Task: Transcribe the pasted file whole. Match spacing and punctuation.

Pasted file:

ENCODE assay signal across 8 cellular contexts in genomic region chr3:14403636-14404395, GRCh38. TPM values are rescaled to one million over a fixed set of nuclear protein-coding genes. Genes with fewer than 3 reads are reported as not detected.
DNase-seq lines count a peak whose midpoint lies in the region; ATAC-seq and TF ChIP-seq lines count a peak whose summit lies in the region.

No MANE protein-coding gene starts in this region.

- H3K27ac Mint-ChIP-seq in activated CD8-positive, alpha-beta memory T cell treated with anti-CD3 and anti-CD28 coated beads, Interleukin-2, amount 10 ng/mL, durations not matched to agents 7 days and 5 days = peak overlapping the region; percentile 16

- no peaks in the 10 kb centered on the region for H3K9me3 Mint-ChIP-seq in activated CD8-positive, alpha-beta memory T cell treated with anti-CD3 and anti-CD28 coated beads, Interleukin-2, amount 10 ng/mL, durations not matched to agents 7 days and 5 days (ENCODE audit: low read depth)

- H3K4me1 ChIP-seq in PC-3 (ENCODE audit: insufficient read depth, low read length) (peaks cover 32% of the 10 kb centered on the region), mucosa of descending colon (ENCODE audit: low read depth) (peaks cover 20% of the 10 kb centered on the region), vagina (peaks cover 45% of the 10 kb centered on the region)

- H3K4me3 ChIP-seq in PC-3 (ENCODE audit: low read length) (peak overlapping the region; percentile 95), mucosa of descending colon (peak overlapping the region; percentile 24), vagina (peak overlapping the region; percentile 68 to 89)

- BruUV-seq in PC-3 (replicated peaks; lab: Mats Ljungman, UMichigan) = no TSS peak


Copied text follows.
ENCODE assay signal across 8 cellular contexts in genomic region chr3:14403636-14404395, GRCh38. TPM values are rescaled to one million over a fixed set of nuclear protein-coding genes. Genes with fewer than 3 reads are reported as not detected.
DNase-seq lines count a peak whose midpoint lies in the region; ATAC-seq and TF ChIP-seq lines count a peak whose summit lies in the region.

No MANE protein-coding gene starts in this region.

- H3K27ac Mint-ChIP-seq in activated CD8-positive, alpha-beta memory T cell treated with anti-CD3 and anti-CD28 coated beads, Interleukin-2, amount 10 ng/mL, durations not matched to agents 7 days and 5 days = peak overlapping the region; percentile 16

- no peaks in the 10 kb centered on the region for H3K9me3 Mint-ChIP-seq in activated CD8-positive, alpha-beta memory T cell treated with anti-CD3 and anti-CD28 coated beads, Interleukin-2, amount 10 ng/mL, durations not matched to agents 7 days and 5 days (ENCODE audit: low read depth)

- H3K4me1 ChIP-seq in PC-3 (ENCODE audit: insufficient read depth, low read length) (peaks cover 32% of the 10 kb centered on the region), mucosa of descending colon (ENCODE audit: low read depth) (peaks cover 20% of the 10 kb centered on the region), vagina (peaks cover 45% of the 10 kb centered on the region)

- H3K4me3 ChIP-seq in PC-3 (ENCODE audit: low read length) (peak overlapping the region; percentile 95), mucosa of descending colon (peak overlapping the region; percentile 24), vagina (peak overlapping the region; percentile 68 to 89)

- BruUV-seq in PC-3 (replicated peaks; lab: Mats Ljungman, UMichigan) = no TSS peak